Series: The Lord of the Rings: Seven Book Editions #1
Publisher: Houghton Mifflin
Released: July 29, 1954
Sauron, the Dark Lord, has gathered to him all the Rings of Power; the means by which he intends to rule Middle-earth. All he lacks in his plans for dominion is the One Ring -- the ring that rules them all -- which has fallen into the hands of the hobbit, Bilbo Baggins. In a sleepy village in the Shire, young Frodo Baggins finds himself faced with an immense task, as the Ring is entrusted to his care. He must leave his home and make a perilous journey across the realms of Middle-earth to the Crack of Doom, deep inside the territories of the Dark Lord. There he must destroy the Ring forever and foil the Dark Lord in his evil purpose. Discover the incredible epic journey of Frodo in a celebratory seven-volume boxed set of fantasy classic, The Lord of the Rings.
It’s been about fifteen years since the last time I read Lord of the Rings all the way through. The plan was for me to, along with my girlfriend, for a slow-reading book club in which we re-read Lord of the Rings (the 7-book edition, including Appendices) slowly, spreading it out over 2021. It hasn’t really gone that way because, as it turns out, it’s actually quite a good book! And hard to put down!
This first book is The Ring Sets Out (going up to Rivendell), and it was truly a delight to re-read! I even enjoyed some of the parts I remember very much not enjoying when I was younger (the poems, songs, stories), and some chapters are still real page-turners, despite already knowing what’s going to happen.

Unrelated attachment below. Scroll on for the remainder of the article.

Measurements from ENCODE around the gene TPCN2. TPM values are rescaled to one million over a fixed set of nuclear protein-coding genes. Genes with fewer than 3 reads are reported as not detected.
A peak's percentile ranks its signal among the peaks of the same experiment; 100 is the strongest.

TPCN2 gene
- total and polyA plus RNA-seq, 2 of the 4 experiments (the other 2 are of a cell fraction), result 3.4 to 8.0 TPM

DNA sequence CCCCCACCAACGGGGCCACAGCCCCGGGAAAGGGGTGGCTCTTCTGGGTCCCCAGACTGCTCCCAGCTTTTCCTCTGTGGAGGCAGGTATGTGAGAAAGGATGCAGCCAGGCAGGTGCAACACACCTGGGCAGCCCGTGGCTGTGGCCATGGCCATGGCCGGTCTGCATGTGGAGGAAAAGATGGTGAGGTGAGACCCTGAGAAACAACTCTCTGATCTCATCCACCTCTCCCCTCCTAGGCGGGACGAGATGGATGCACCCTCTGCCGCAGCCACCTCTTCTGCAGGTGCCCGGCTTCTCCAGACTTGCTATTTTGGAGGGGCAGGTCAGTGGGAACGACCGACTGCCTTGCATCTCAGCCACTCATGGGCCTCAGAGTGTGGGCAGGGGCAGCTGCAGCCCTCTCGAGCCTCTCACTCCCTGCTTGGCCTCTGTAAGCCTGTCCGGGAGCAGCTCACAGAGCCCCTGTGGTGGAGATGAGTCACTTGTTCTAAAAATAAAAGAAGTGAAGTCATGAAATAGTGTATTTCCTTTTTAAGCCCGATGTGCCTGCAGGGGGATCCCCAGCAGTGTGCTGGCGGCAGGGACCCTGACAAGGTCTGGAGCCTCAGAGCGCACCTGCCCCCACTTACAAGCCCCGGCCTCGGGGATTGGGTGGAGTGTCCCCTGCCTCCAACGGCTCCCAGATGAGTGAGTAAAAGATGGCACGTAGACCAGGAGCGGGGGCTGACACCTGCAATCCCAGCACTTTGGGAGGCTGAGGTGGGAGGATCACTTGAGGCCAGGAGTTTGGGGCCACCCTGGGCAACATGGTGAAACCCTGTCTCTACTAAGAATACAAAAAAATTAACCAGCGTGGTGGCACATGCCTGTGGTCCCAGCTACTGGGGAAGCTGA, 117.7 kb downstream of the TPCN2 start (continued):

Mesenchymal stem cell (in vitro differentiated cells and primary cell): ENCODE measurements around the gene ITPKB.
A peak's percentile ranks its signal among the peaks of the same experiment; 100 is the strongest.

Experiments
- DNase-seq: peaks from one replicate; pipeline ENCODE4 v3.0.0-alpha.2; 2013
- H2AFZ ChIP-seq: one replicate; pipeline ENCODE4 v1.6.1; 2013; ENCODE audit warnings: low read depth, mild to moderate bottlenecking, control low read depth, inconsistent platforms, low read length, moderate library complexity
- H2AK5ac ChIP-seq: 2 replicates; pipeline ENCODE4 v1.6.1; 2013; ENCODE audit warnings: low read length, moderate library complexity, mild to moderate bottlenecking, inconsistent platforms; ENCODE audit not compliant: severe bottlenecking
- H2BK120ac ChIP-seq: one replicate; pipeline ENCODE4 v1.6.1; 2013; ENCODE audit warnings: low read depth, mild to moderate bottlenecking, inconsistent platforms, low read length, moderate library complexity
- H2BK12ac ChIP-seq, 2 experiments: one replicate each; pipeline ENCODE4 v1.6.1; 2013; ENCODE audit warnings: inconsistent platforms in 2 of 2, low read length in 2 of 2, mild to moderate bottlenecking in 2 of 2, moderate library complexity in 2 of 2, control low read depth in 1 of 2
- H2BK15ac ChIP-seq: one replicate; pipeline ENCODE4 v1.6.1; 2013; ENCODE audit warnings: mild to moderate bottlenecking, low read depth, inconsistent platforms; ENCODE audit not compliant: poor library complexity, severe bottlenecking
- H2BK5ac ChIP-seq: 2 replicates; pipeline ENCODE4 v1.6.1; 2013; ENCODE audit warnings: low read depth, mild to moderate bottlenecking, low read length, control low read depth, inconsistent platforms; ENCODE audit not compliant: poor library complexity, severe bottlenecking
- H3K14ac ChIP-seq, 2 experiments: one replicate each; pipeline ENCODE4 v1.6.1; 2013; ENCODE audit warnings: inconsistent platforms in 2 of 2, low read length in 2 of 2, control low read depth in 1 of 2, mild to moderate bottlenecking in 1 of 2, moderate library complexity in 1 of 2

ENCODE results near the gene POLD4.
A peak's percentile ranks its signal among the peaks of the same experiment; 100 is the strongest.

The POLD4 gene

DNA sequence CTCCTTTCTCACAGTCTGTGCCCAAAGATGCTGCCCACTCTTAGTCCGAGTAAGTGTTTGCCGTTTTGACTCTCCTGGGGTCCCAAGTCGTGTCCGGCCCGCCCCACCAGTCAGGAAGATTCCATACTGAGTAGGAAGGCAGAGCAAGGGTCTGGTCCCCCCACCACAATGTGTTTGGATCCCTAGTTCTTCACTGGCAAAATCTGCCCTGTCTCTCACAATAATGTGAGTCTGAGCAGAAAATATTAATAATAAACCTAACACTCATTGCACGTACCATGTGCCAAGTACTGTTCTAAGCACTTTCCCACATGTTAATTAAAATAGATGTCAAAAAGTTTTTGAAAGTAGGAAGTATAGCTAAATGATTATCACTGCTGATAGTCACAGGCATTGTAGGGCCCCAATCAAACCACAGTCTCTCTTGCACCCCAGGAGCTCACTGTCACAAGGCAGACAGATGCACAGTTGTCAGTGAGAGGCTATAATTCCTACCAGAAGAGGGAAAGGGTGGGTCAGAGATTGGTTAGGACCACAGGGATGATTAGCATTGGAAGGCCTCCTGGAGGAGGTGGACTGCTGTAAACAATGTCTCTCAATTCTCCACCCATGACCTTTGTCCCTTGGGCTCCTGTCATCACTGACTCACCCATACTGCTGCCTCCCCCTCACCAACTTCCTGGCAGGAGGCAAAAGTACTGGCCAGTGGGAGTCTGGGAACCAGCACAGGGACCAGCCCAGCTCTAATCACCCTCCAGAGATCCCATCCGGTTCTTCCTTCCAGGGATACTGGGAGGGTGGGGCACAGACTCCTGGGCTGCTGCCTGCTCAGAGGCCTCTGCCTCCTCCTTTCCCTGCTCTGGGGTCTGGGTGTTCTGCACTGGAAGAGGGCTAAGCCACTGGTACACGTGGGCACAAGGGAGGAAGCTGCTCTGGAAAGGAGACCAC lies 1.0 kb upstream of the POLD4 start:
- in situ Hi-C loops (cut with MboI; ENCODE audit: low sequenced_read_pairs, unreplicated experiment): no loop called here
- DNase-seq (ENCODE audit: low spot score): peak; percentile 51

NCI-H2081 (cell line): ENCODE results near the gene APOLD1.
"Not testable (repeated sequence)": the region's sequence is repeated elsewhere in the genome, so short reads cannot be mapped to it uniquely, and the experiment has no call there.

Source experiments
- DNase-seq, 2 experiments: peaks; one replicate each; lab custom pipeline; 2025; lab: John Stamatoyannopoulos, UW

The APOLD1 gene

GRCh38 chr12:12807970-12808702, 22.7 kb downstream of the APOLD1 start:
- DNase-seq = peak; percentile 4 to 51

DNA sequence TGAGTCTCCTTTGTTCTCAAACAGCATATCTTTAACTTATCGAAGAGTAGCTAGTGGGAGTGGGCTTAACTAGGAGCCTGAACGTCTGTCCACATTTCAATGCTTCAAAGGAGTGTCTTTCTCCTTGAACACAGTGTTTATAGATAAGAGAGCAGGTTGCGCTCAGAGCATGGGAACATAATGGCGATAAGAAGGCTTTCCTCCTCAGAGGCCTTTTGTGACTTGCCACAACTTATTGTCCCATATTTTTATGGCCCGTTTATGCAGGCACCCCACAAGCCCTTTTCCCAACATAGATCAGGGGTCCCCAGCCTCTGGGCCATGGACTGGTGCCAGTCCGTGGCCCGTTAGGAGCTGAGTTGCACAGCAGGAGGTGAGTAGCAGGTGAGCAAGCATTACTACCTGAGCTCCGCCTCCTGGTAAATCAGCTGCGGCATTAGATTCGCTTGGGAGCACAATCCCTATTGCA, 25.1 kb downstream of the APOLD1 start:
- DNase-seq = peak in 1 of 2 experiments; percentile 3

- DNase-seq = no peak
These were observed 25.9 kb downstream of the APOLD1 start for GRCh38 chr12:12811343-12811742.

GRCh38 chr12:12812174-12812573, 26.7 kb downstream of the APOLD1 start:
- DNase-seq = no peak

I’ll also win absolutely no points in originality in saying that the storytelling in this book is wonderful, but the gravitas of the story, as long as the fairytale-like childishness of some of it, is absolutely delightful. It’s much more fun that I remembered.
Having read this start again, I’m really excited to read the rest. Turns out, the way in which I read and enjoy books has changed quite a bit in 15 years, and while I’ve never been incredibly interested in re-reading books — even ones I read a long time ago, and really liked — Lord of the Rings might change my mind about that.